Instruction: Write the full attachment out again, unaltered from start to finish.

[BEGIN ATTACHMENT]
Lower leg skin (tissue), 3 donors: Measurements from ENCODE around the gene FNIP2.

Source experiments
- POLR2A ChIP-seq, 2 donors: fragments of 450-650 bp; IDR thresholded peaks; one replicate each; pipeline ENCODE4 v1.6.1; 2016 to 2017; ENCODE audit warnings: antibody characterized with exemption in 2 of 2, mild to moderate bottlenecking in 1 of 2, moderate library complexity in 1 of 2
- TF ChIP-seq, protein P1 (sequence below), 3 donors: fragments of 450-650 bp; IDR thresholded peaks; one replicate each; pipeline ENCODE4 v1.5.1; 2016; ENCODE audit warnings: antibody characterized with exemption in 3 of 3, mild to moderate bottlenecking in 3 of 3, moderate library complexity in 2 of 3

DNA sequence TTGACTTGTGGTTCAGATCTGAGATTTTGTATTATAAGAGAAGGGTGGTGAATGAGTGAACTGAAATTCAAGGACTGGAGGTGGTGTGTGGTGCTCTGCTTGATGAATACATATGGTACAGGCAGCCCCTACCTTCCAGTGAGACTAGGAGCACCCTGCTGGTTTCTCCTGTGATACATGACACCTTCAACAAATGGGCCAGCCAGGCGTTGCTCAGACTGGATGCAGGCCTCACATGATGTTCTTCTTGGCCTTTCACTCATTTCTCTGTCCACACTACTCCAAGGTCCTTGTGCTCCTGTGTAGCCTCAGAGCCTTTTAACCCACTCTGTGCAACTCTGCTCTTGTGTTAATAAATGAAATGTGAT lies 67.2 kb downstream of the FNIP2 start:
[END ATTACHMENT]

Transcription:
Lower leg skin (tissue), 3 donors: Measurements from ENCODE around the gene FNIP2.

Source experiments
- POLR2A ChIP-seq, 2 donors: fragments of 450-650 bp; IDR thresholded peaks; one replicate each; pipeline ENCODE4 v1.6.1; 2016 to 2017; ENCODE audit warnings: antibody characterized with exemption in 2 of 2, mild to moderate bottlenecking in 1 of 2, moderate library complexity in 1 of 2
- TF ChIP-seq, protein P1 (sequence below), 3 donors: fragments of 450-650 bp; IDR thresholded peaks; one replicate each; pipeline ENCODE4 v1.5.1; 2016; ENCODE audit warnings: antibody characterized with exemption in 3 of 3, mild to moderate bottlenecking in 3 of 3, moderate library complexity in 2 of 3

DNA sequence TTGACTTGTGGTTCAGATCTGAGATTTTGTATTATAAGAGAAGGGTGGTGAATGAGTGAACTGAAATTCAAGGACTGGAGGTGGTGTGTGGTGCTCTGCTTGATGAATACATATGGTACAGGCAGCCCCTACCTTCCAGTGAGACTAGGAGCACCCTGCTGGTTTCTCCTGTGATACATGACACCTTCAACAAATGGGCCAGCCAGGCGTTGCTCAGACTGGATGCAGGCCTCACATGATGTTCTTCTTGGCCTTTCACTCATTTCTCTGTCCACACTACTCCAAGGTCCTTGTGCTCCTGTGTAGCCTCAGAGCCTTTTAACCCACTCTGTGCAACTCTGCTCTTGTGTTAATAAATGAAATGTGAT lies 67.2 kb downstream of the FNIP2 start: